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New in version 3.4: MongoDB Enterprise supports querying an LDAP server for the LDAP groups to which the authenticated user belongs. MongoDB maps the distinguished names (DN) of each returned group to roles on the
admin database. MongoDB authorizes the user based on the mapped roles and their associated privileges. See LDAP Authorization for more information.
The LDAP Authorization process is summarized below:
Changed in version 3.6.3: To use sessions with
$externalauthentication users (i.e. Kerberos, LDAP, x.509 users), the usernames cannot be greater than 10k bytes.
MongoDB constructs an LDAP query using the
security.ldap.authz.queryTemplateand queries the LDAP server for the authenticated user’s group membership.
MongoDB can use the
security.ldap.userToDNMappingoption to transform the username for supporting the query template.
The LDAP server evaluates the query and returns the list of groups to which the authenticated user belongs.
MongoDB authorizes the user to perform actions on the server by mapping each returned group’s Distinguished Name (DN) into a role on the
admindatabase. If a returned group DN exactly matches the name of an existing role on the
admindatabase, MongoDB grants the user the roles and privileges assigned to that role. See MongoDB Roles for LDAP Authorization for more information.
The client can perform actions on the MongoDB server which require the roles or privileges granted to the authenticated user.
At an interval defined by
ldapUserCacheInvalidationInterval, MongoDB flushes the
$externalcache. Prior to executing subsequent operations performed by externally authorized users, MongoDB re-acquires their group membership from the LDAP server.
A full description of LDAP is beyond the scope of this documentation. This page assumes prior knowledge of LDAP.
This documentation only describes MongoDB LDAP authorization, and does not replace other resources on LDAP. We encourage you to thoroughly familiarize yourself with LDAP and its related subject matter before configuring LDAP authentication.
MongoDB can provide professional services for optimal configuration of LDAP authorization for your MongoDB deployment.
The following authentication mechanisms are compatible with MongoDB LDAP authorization:
With LDAP authorization, user creation and management occurs on the LDAP server. MongoDB requires creation of roles on the
admin database, with the name of each role exactly matching a LDAP group Distinguished Name (DN). This is in contrast to MongoDB managed authorization, which requires creating users on the
To manage roles on the MongoDB server, authenticate as a user whose group membership corresponds to a
admin database role with role administration privileges, such as those provided by
userAdmin. Create or update roles corresponding to LDAP group DNs such that users with membership in that group receive the appropriate roles and privileges.
For example, an LDAP group for database administrators might have a role with administrative roles and privileges. An LDAP group for marketing or analytics users may have a role with only have read privileges on certain databases.
When configuring a role for a corresponding LDAP Group, remember that all users with membership in that group can receive the configured roles and privileges. Consider applying the principle of least privilege when configuring MongoDB roles, LDAP groups, or group membership.
If no role with role administration privileges exists AND no non-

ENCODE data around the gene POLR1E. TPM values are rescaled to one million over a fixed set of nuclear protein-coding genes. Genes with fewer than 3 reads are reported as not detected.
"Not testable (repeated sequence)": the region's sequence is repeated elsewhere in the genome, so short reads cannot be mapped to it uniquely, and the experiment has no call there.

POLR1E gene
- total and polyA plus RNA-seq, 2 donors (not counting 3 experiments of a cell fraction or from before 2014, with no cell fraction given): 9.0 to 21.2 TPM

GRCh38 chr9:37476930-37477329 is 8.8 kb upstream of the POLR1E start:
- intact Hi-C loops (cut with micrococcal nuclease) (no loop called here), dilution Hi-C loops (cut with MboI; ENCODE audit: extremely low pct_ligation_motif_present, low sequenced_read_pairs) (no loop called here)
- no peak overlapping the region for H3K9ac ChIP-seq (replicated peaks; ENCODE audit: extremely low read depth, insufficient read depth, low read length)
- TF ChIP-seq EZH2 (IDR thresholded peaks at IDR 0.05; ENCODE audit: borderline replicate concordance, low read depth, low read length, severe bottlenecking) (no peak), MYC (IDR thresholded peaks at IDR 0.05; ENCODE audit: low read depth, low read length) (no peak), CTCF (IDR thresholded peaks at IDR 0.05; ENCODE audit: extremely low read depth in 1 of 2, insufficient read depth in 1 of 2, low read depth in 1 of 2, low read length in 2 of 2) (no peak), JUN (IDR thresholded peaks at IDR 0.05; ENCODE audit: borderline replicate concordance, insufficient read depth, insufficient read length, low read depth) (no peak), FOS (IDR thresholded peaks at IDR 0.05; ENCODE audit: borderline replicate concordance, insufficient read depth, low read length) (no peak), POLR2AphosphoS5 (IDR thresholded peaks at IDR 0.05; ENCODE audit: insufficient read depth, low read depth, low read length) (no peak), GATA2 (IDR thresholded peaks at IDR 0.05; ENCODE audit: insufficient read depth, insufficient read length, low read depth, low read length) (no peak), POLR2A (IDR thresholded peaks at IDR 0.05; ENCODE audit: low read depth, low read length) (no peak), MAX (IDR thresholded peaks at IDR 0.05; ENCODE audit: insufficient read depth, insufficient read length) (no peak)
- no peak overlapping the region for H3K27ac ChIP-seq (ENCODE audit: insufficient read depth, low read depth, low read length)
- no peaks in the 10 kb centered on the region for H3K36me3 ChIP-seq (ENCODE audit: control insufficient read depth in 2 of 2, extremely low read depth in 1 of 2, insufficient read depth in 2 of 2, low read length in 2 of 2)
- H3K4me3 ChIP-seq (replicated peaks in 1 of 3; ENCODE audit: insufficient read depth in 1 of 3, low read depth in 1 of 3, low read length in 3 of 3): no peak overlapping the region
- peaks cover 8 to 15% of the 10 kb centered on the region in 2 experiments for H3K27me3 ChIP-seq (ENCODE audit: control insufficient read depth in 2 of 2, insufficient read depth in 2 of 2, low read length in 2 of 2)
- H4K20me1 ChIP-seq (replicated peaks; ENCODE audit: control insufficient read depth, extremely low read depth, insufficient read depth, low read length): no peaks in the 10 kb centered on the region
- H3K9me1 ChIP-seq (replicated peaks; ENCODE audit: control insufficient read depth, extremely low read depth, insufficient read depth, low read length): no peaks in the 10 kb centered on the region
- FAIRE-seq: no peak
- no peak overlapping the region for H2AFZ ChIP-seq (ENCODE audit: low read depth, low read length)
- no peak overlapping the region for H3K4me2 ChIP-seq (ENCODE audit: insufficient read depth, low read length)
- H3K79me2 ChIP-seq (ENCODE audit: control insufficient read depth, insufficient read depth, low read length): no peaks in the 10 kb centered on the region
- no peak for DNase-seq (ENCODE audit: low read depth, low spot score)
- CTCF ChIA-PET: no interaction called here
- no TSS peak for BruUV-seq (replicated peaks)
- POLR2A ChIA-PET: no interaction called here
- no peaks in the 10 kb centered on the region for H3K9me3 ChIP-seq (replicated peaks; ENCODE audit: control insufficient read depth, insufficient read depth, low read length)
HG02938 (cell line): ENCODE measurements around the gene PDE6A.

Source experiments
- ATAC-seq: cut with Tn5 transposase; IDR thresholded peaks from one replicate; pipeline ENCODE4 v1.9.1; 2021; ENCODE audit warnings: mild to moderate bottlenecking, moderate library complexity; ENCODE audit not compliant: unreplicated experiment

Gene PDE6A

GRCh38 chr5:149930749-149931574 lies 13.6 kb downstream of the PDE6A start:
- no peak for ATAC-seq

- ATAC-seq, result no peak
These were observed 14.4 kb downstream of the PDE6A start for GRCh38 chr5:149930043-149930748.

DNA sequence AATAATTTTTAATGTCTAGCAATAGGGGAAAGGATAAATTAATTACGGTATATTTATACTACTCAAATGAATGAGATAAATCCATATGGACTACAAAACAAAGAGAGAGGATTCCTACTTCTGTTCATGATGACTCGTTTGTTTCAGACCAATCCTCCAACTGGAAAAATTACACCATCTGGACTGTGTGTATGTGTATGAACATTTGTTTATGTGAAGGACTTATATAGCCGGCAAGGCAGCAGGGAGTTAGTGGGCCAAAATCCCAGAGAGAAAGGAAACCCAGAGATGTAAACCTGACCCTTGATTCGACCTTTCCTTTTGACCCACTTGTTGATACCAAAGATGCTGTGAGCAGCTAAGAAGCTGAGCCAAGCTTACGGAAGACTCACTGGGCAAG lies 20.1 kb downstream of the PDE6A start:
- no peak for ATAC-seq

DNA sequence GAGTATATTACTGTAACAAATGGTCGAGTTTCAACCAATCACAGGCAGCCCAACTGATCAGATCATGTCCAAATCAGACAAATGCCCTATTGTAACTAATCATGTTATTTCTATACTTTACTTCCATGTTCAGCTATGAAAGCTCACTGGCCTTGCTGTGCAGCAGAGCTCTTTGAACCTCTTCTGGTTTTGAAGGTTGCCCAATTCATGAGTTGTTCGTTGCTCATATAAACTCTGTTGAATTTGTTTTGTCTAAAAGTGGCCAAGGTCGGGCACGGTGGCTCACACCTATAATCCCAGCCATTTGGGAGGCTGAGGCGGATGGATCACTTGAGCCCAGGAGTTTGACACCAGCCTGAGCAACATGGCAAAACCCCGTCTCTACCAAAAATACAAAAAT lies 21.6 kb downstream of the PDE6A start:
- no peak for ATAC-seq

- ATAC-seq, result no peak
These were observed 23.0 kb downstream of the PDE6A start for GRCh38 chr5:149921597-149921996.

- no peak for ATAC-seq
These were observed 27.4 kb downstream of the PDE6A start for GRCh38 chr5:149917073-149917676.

$external user with these privileges exists, you effectively cannot perform user management, as no new or existing roles can be altered to reflect additions or changes to groups or group membership on the LDAP server.
To remedy a scenario where you cannot manage roles on the MongoDB server, perform the following procedure:
- Restart the MongoDB server without authentication and LDAP authorization
- Create a role on the
admindatabase whose name corresponds to the appropriate LDAP group Distinguished Name. When choosing a group DN, consider which group is most appropriate for database administration.
- Restart the MongoDB server with authentication and LDAP authorization
- Authenticate as a user with membership in the group corresponding to the created administrative role.
A MongoDB server using LDAP for authorization makes any existing users on the
$external database inaccessible. If there are existing users in
$external database, you must meet the following requirements for each user on the
$external database to ensure continued access:
- User has a corresponding user object on the LDAP server
- User object has membership in the appropriate LDAP groups
- MongoDB has roles on the
admindatabase named for the user’s LDAP groups, such that the granted roles and privileges are identical to those granted to the non-
If you want to continue allowing access by users not on the
$external database, ensure the
authenticationMechanisms parameter includes
SCRAM-SHA-1. Alternatively, apply the requirements listed above for transitioning those users to LDAP authorization.
For replica sets, configure LDAP authorization on the secondary and arbiter members first before configuring the primary. This also applies to shard replica sets, or config server replica sets. Configure one replica set member at a time to maintain a majority of members for write availability.
You must configure the following settings to use LDAP Authorization:
||Quote-enclosed comma-separated list of LDAP servers in
The identity the MongoDB server binds as when connecting to and executing operations and queries on an LDAP server.
The user specified must have the appropriate privileges to support the LDAP queries generated from the configured
||The password used to bind to an LDAP server when using
|NO, unless using
|NO, unless setting
||Windows MongoDB deployments can use the operating system credentials in place of
||NO, unless replacing